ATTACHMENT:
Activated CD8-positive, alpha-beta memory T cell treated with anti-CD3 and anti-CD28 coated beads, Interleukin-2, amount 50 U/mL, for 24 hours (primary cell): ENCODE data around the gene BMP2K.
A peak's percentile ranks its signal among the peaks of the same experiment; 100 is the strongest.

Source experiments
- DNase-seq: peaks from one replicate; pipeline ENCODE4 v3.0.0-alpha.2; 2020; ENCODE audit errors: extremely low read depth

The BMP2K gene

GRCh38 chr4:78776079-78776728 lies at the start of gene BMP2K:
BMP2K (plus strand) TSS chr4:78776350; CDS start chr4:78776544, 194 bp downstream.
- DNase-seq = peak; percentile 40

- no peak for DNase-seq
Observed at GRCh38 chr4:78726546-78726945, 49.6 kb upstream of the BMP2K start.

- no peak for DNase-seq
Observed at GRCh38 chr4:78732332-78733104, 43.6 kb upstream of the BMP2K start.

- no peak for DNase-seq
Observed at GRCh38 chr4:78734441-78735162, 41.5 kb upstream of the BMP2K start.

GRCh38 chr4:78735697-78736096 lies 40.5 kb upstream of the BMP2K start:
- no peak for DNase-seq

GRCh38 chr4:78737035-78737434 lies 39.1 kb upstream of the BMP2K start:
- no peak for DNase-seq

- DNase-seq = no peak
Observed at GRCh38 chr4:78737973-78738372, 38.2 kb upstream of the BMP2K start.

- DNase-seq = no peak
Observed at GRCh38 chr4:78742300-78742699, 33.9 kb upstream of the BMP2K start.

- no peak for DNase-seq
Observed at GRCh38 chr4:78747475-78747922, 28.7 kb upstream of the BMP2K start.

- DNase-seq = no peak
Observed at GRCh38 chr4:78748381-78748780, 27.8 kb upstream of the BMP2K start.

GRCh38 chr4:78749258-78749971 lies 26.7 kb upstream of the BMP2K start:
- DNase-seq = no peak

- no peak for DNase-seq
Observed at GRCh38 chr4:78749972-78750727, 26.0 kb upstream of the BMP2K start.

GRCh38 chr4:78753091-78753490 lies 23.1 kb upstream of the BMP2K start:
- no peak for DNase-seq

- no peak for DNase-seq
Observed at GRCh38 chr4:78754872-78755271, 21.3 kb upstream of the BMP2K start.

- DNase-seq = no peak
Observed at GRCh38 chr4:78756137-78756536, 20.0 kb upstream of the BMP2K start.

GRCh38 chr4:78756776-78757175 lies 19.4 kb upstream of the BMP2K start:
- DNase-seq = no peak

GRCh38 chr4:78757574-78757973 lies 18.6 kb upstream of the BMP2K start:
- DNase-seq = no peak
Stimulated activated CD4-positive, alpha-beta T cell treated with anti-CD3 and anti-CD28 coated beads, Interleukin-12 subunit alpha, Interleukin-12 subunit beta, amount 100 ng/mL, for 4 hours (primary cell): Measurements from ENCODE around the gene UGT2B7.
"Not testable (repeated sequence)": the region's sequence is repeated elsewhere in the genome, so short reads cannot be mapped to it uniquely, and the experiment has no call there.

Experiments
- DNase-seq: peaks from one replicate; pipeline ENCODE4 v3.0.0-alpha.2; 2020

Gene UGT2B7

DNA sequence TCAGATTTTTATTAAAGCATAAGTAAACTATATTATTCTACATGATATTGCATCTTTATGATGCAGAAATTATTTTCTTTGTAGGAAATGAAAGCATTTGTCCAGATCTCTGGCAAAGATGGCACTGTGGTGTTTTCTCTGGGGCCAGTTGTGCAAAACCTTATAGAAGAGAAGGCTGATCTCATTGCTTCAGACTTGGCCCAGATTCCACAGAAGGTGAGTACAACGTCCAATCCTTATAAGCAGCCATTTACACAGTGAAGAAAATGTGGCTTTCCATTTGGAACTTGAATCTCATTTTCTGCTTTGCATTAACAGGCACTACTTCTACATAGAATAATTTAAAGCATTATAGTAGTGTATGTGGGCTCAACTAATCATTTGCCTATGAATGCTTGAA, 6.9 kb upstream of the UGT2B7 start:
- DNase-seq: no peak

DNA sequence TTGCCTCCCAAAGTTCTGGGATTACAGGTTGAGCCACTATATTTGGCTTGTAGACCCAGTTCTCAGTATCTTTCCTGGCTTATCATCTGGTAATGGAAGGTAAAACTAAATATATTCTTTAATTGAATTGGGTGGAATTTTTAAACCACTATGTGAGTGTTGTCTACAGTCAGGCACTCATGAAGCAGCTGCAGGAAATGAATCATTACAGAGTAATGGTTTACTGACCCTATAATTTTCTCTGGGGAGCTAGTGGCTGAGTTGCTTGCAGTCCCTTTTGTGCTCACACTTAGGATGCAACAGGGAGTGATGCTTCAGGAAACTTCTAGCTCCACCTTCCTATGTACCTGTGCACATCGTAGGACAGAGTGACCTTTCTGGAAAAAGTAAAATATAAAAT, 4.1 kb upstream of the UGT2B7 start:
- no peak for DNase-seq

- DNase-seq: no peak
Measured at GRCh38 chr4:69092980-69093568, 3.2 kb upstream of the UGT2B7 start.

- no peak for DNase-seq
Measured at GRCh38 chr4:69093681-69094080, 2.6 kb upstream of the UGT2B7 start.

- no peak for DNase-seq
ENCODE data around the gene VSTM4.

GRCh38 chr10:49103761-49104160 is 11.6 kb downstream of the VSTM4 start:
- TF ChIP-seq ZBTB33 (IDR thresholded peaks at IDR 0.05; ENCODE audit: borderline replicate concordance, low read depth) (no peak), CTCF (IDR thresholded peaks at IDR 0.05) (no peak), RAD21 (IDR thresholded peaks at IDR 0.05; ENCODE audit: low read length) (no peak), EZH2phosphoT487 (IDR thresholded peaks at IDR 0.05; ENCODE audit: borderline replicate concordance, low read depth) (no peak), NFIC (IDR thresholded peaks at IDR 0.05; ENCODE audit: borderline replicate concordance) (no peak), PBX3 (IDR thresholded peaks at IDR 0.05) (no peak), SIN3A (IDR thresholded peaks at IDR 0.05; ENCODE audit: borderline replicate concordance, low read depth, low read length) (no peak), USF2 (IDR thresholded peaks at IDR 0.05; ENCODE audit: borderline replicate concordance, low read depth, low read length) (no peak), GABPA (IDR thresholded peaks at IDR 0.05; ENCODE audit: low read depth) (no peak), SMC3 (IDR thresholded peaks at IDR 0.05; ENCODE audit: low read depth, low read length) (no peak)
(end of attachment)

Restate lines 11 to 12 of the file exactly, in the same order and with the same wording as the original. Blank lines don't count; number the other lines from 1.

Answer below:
- no peak for DNase-seq
Observed at GRCh38 chr4:78732332-78733104, 43.6 kb upstream of the BMP2K start.